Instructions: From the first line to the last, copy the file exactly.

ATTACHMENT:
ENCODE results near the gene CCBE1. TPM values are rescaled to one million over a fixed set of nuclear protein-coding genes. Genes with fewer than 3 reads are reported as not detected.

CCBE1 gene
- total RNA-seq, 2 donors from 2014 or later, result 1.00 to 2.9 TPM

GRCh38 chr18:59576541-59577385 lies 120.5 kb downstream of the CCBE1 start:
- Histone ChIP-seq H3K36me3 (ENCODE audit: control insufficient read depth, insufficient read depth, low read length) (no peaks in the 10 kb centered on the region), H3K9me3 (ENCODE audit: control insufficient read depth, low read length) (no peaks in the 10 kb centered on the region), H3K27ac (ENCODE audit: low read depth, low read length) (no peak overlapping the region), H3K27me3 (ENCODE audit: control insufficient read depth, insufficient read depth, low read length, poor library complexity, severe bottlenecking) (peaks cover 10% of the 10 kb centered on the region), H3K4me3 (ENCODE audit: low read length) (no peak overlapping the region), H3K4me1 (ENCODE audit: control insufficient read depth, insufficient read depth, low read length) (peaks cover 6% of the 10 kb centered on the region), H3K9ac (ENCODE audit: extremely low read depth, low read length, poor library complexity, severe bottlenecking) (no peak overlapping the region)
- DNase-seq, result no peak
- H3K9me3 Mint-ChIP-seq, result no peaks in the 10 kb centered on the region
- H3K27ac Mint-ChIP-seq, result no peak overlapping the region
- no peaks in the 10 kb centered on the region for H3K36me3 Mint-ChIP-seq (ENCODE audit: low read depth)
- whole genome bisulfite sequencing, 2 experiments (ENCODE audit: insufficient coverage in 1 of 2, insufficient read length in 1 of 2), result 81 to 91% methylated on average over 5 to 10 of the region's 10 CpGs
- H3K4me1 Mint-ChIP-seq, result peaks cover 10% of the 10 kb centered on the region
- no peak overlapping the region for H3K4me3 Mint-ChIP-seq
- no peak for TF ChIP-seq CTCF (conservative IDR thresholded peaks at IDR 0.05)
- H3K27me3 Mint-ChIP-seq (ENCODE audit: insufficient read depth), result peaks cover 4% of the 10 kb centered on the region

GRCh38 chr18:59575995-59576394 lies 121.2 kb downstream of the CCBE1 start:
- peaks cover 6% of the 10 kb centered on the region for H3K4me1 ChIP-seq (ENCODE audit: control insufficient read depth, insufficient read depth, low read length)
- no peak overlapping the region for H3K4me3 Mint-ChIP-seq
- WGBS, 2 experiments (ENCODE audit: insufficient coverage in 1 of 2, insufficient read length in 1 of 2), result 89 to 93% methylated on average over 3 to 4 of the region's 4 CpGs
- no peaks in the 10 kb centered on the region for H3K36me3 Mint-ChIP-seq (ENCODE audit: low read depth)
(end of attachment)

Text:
ENCODE results near the gene CCBE1. TPM values are rescaled to one million over a fixed set of nuclear protein-coding genes. Genes with fewer than 3 reads are reported as not detected.

CCBE1 gene
- total RNA-seq, 2 donors from 2014 or later, result 1.00 to 2.9 TPM

GRCh38 chr18:59576541-59577385 lies 120.5 kb downstream of the CCBE1 start:
- Histone ChIP-seq H3K36me3 (ENCODE audit: control insufficient read depth, insufficient read depth, low read length) (no peaks in the 10 kb centered on the region), H3K9me3 (ENCODE audit: control insufficient read depth, low read length) (no peaks in the 10 kb centered on the region), H3K27ac (ENCODE audit: low read depth, low read length) (no peak overlapping the region), H3K27me3 (ENCODE audit: control insufficient read depth, insufficient read depth, low read length, poor library complexity, severe bottlenecking) (peaks cover 10% of the 10 kb centered on the region), H3K4me3 (ENCODE audit: low read length) (no peak overlapping the region), H3K4me1 (ENCODE audit: control insufficient read depth, insufficient read depth, low read length) (peaks cover 6% of the 10 kb centered on the region), H3K9ac (ENCODE audit: extremely low read depth, low read length, poor library complexity, severe bottlenecking) (no peak overlapping the region)
- DNase-seq, result no peak
- H3K9me3 Mint-ChIP-seq, result no peaks in the 10 kb centered on the region
- H3K27ac Mint-ChIP-seq, result no peak overlapping the region
- no peaks in the 10 kb centered on the region for H3K36me3 Mint-ChIP-seq (ENCODE audit: low read depth)
- whole genome bisulfite sequencing, 2 experiments (ENCODE audit: insufficient coverage in 1 of 2, insufficient read length in 1 of 2), result 81 to 91% methylated on average over 5 to 10 of the region's 10 CpGs
- H3K4me1 Mint-ChIP-seq, result peaks cover 10% of the 10 kb centered on the region
- no peak overlapping the region for H3K4me3 Mint-ChIP-seq
- no peak for TF ChIP-seq CTCF (conservative IDR thresholded peaks at IDR 0.05)
- H3K27me3 Mint-ChIP-seq (ENCODE audit: insufficient read depth), result peaks cover 4% of the 10 kb centered on the region

GRCh38 chr18:59575995-59576394 lies 121.2 kb downstream of the CCBE1 start:
- peaks cover 6% of the 10 kb centered on the region for H3K4me1 ChIP-seq (ENCODE audit: control insufficient read depth, insufficient read depth, low read length)
- no peak overlapping the region for H3K4me3 Mint-ChIP-seq
- WGBS, 2 experiments (ENCODE audit: insufficient coverage in 1 of 2, insufficient read length in 1 of 2), result 89 to 93% methylated on average over 3 to 4 of the region's 4 CpGs
- no peaks in the 10 kb centered on the region for H3K36me3 Mint-ChIP-seq (ENCODE audit: low read depth)